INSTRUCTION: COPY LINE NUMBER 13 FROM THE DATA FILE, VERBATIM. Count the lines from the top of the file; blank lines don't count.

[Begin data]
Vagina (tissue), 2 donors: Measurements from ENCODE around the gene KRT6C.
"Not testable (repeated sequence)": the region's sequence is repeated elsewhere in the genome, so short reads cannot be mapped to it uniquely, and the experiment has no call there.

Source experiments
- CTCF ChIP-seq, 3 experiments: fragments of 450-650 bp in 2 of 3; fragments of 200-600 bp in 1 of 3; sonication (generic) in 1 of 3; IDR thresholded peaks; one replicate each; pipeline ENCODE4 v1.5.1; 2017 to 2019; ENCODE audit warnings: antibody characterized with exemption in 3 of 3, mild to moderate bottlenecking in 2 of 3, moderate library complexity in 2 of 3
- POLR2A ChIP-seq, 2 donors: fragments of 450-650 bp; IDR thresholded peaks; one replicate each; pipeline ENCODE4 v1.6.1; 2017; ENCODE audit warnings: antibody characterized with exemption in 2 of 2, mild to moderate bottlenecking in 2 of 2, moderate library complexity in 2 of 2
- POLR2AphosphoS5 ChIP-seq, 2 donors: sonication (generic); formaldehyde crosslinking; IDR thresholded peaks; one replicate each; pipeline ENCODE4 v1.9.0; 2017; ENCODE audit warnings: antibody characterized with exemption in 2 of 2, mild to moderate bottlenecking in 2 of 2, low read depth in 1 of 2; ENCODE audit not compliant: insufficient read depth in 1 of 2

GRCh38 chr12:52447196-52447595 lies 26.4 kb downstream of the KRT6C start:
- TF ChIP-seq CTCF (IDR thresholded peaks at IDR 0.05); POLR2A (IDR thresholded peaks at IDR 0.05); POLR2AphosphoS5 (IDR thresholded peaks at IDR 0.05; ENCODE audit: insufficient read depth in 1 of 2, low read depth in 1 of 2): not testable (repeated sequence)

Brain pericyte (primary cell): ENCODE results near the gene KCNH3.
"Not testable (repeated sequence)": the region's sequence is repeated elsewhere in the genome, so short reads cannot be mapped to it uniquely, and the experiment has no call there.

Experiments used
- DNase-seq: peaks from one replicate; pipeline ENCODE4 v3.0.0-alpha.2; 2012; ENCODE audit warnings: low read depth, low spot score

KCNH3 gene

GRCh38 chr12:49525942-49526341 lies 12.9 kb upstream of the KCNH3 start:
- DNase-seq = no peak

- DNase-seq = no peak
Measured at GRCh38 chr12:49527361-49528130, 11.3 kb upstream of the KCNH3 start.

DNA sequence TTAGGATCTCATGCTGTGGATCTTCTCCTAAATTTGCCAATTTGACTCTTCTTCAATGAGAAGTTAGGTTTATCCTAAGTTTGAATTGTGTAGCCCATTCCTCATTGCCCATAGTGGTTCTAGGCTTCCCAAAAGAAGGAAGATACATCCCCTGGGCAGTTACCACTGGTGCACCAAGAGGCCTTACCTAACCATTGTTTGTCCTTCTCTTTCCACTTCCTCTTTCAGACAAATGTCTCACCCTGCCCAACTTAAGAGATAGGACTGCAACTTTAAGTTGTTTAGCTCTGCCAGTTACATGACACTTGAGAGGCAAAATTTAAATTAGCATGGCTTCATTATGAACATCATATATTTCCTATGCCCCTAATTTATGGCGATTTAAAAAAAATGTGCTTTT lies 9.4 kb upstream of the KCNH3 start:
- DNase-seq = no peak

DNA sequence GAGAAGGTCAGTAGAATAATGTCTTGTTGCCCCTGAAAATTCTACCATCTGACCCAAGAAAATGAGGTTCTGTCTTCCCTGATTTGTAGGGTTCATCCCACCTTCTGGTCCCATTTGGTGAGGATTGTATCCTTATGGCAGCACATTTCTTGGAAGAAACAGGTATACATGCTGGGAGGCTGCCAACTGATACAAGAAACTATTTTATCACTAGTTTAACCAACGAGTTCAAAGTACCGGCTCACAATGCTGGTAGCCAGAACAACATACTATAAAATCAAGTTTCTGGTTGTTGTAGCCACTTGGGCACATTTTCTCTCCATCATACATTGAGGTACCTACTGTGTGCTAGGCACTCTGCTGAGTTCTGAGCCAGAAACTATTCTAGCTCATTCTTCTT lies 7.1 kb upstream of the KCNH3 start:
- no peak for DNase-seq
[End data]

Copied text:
KCNH3 gene